German Nobel laureate Gunter Grass' new poem: Nuclear Israel is a threat to world peace
Grass publishes a poem criticizing Israel's role in the Israel-Iran conflict; Israel embassy in Germany says poem is 'blood libel.'
German Nobel literature laureate Gunter Grass published a poem Wednesday in which he said that Israel's nuclear program is a threat to world peace.
In his poem, the 85-year-old author claims that Israel’s nuclear reactor – and not Iran’s – presents a threat to world peace. Grass’ poem calls for Germany to cease supplying Israel with submarines, and warns against an Israeli strike on Iran.
The poem, entitled “What must be said,” will be published on Wednesday in the Deutsche Zeitung and La Republica. In the poem, Grass writes that Iranian President Mahmoud Ahmadinejad has a “big mouth,” and that the intentions of the Iranian nuclear program are not proven.
The poem drew sharp criticism in Germany, Israel and among Jewish organizations. The Israeli embassy in Germany said that the poem was in line with the 'tradition of blood libel ahead of Passover."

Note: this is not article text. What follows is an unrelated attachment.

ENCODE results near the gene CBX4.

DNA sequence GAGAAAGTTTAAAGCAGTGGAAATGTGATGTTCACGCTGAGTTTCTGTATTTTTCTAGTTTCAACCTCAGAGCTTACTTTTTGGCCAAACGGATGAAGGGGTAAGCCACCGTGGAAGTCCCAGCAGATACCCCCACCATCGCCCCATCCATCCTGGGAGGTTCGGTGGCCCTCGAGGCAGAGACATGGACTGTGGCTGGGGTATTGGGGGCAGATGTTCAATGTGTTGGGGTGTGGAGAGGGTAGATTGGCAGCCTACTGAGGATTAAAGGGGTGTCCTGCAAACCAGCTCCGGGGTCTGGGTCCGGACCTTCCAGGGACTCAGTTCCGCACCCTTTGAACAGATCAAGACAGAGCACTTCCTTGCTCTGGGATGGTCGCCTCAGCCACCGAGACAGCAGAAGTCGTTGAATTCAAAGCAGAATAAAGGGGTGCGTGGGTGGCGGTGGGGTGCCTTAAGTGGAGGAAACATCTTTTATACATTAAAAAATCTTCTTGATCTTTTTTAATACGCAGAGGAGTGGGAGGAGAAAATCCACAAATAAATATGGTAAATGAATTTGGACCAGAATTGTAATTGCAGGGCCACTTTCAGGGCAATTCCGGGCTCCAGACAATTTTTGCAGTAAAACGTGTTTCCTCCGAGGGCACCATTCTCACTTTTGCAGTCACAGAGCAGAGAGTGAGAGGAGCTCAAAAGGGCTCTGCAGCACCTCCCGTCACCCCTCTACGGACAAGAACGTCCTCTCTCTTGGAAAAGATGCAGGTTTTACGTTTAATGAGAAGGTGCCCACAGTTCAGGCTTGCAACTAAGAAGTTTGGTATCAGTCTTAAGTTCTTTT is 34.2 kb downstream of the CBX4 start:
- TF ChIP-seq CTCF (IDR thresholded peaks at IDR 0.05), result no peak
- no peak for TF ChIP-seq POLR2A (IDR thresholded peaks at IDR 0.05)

Grass also claims that “Israel’s nuclear potential has been stealthily growing for years,” without being under any kind of international supervision. Grass believes that Israel is planning to arm submarines recently purchased from Germany with nuclear warheads.
“Germany could be responsible for a crime that can be foreseen," Grass said.
Grass achieved fame with his first novel “The Tin Drum.” Many of his stories have been translated into Hebrew and English. In 2006, Grass admitted for the first time to serving in Hitler's Waffen SS during the Second World War. Today, Grass is an active member of the Social Democratic Party of Germany.
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